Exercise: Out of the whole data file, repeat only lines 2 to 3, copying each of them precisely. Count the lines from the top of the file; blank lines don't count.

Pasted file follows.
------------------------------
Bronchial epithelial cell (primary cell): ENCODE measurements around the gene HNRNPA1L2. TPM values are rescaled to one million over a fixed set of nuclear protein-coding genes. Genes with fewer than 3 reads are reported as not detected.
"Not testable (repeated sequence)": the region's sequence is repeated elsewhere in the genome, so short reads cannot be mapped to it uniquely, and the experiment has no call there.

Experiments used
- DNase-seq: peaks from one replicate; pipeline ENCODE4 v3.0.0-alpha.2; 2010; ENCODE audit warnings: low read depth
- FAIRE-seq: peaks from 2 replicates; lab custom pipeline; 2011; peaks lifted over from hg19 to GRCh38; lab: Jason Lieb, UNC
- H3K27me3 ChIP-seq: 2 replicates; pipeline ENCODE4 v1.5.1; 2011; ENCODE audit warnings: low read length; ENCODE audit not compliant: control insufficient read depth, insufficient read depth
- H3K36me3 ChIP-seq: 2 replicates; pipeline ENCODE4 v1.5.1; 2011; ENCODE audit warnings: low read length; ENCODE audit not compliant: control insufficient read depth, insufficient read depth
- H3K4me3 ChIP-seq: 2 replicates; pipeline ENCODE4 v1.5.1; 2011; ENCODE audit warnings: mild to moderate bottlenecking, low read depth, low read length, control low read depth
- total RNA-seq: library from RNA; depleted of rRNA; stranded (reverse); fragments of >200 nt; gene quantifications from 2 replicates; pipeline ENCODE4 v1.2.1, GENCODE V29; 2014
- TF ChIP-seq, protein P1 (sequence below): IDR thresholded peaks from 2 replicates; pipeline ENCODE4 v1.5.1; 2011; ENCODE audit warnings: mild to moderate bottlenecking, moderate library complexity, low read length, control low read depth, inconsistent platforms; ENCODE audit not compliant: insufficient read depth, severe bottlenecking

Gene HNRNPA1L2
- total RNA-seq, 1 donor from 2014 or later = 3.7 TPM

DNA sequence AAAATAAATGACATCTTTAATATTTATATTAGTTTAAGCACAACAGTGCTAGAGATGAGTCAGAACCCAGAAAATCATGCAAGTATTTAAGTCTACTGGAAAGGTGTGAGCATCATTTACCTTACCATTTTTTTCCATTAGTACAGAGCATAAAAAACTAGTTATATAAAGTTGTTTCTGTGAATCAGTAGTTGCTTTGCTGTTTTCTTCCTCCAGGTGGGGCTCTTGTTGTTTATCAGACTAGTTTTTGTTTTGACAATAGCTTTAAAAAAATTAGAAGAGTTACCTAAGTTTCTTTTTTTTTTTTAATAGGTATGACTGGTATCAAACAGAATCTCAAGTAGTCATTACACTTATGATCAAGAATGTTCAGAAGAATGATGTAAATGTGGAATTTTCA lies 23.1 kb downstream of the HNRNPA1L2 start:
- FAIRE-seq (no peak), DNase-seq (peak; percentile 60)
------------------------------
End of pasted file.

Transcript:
"Not testable (repeated sequence)": the region's sequence is repeated elsewhere in the genome, so short reads cannot be mapped to it uniquely, and the experiment has no call there.

Experiments used